Overhearing the whimpers I was attempting to stifle, the woman sitting in front of me turned around and gently offered her hand to squeeze, and a Xanax. I accepted both, and felt slightly better as the drug took affect, but I was embarrassed, and the chemically-induced fog stayed with me for longer than I liked. I knew I needed to find a better solution.

On subsequent flights, I tried box breathing, meditation, valerian root, and an app with a recording that is supposed to calm you down, all without success. Not only was it upsetting to feel so afraid of plummeting to my death for the duration of my flight, it was also humiliating to lose it in front of strangers with the misfortune of sitting next to me. Every time I booked a flight, no matter how happy I was to be heading to the destination, the days leading up to my departure were filled with dread.

Then, on an early morning flight to New York last winter, I took my seat next to an older woman in a bright orange skirt suit, full makeup, her nails jewel-toned talons.

"Good morning! Are you headed to New York for work or pleasure? Me, I'm going to see my daughter and her family. They live in Brooklyn."

"Work," I responded, as it became clear to me that this woman was going to want to talk. She pulled out her iPhone, and showed me photos of her daughter and grandchildren. I did my best to appear calm as it hit me that I was going to have to handle her chatter in addition to my usual fear of flying. I tried to simultaneously breathe and nod at her blather about her daughter's job, what their plans for the week were, and how the weather back east would be.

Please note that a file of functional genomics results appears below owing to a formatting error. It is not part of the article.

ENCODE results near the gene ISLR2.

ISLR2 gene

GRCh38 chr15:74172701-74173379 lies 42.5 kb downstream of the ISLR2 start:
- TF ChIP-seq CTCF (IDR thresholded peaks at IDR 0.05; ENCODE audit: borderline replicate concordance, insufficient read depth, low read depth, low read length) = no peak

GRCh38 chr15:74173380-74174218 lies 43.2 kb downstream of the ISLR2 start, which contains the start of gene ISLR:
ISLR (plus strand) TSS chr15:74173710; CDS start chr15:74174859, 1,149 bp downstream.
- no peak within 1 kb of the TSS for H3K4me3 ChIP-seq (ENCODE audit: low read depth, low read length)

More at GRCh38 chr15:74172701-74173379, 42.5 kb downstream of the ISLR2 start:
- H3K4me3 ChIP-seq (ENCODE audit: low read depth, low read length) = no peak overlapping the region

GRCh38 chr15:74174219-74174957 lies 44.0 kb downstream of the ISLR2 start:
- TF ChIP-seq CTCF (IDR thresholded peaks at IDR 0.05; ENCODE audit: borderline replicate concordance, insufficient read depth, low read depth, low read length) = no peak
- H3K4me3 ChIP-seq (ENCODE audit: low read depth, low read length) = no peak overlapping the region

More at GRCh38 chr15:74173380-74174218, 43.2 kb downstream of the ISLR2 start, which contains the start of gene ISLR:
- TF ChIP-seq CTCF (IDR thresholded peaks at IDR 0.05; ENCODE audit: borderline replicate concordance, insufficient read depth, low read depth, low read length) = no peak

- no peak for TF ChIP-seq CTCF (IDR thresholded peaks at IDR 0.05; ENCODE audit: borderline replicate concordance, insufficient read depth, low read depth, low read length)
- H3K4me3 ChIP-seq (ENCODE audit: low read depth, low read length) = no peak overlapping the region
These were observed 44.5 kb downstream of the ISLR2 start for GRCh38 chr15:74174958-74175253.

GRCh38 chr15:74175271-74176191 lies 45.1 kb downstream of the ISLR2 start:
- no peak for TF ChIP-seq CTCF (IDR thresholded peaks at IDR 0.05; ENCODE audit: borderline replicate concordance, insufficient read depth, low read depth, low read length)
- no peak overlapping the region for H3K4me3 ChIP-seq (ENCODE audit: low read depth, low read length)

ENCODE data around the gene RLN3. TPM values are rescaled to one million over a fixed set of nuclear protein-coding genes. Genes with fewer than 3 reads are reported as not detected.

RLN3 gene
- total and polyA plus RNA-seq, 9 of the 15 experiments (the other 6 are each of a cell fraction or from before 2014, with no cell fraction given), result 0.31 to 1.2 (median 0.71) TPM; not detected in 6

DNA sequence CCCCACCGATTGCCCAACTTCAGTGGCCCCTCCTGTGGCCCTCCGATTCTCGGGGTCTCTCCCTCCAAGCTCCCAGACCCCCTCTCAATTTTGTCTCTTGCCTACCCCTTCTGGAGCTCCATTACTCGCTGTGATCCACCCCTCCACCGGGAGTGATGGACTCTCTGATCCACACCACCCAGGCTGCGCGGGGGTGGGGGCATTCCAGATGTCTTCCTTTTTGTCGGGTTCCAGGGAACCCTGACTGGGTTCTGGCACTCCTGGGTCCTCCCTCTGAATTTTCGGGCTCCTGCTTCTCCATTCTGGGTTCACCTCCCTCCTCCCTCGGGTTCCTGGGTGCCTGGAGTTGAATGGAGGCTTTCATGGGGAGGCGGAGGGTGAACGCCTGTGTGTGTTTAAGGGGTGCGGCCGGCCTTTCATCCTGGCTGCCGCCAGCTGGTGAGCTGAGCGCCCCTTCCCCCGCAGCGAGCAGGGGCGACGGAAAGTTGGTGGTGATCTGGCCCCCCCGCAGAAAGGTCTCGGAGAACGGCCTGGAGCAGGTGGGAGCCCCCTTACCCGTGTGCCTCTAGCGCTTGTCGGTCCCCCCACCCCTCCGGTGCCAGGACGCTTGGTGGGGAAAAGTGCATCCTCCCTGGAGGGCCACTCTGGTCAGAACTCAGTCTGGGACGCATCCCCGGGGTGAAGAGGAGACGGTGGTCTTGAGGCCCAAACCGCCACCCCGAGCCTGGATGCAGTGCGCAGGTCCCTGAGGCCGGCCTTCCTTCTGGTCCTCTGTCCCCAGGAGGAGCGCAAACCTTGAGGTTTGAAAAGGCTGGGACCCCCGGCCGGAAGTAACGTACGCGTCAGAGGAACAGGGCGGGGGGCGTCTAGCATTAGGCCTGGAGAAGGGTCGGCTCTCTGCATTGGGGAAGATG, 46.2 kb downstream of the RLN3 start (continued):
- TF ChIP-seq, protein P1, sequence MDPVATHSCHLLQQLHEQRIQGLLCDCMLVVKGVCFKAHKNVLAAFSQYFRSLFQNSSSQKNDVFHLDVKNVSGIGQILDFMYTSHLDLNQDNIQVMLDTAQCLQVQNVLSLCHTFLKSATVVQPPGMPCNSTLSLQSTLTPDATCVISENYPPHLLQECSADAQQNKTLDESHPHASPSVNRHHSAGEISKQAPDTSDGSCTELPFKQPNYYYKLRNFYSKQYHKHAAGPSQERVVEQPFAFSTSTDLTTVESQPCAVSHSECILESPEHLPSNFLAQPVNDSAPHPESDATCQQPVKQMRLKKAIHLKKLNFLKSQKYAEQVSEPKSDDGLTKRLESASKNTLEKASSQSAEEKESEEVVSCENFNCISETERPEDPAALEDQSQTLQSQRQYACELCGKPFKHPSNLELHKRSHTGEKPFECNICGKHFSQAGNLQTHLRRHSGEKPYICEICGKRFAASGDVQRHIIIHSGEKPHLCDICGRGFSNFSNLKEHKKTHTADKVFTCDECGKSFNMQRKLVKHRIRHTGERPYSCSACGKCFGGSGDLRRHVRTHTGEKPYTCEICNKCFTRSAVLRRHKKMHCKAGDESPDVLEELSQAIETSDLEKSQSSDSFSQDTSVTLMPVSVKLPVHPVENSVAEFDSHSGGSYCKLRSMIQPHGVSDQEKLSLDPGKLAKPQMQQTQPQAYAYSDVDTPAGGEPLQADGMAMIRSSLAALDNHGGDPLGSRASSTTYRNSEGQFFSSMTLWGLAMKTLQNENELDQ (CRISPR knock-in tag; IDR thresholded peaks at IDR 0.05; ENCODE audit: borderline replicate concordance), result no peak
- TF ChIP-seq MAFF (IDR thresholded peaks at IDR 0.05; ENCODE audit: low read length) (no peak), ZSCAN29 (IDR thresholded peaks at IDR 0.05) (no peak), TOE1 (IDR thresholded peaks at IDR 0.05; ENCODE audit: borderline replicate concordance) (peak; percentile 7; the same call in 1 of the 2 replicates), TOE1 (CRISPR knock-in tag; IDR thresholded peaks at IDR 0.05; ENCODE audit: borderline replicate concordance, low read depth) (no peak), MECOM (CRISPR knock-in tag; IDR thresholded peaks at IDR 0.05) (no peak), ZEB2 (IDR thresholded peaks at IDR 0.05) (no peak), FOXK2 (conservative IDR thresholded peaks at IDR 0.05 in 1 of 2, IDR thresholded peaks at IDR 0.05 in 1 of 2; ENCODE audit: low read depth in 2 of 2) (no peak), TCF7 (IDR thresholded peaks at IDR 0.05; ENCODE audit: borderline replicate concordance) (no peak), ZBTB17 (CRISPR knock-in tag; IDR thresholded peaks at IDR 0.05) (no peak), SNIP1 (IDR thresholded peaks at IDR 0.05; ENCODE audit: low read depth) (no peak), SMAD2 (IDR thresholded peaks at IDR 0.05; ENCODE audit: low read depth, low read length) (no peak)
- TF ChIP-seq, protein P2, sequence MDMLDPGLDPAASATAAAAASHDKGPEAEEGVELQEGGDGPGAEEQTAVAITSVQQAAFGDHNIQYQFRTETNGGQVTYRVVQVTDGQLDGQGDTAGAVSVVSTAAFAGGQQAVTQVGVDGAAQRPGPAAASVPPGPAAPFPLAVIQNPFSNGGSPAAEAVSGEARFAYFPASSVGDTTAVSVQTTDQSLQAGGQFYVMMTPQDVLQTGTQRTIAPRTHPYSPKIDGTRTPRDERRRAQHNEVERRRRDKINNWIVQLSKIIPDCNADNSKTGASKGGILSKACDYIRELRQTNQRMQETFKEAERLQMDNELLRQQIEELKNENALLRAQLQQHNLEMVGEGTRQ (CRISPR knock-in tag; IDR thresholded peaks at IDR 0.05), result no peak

As the plane took off and hit a few air pockets, I felt the usual drop in my stomach and feelings of unease. The woman paused her story when she noticed I was clenching the ends of the armrests, and holding my breath.

"Oh sweetie, are you scared?"

"Sorry, I just have a hard time with flying," I whispered. I just wanted to get through this--the last thing I wanted was to have a conversation with this stranger about it.

"Listen, the way I see it," she told me, "if this plane is going down, holding onto your armrests isn't going to save you. There's literally nothing you can do about it. Besides, when it's your time, it's your time. "

As she went back to talking about her plans with daughter, I played her words back in my head. As callous as her advice had sounded, she hit on something I had somehow missed: there was, in fact nothing I could do. Because, as crazy as it sounds, I realized in that moment that, on some level, I had believed my fretting about crashing to be way of taking action and control. Just as I believed the worrying I did back on the ground was. Holding my breath, gripping the seat, curling into myself -- part of me believed it was actually making me safer.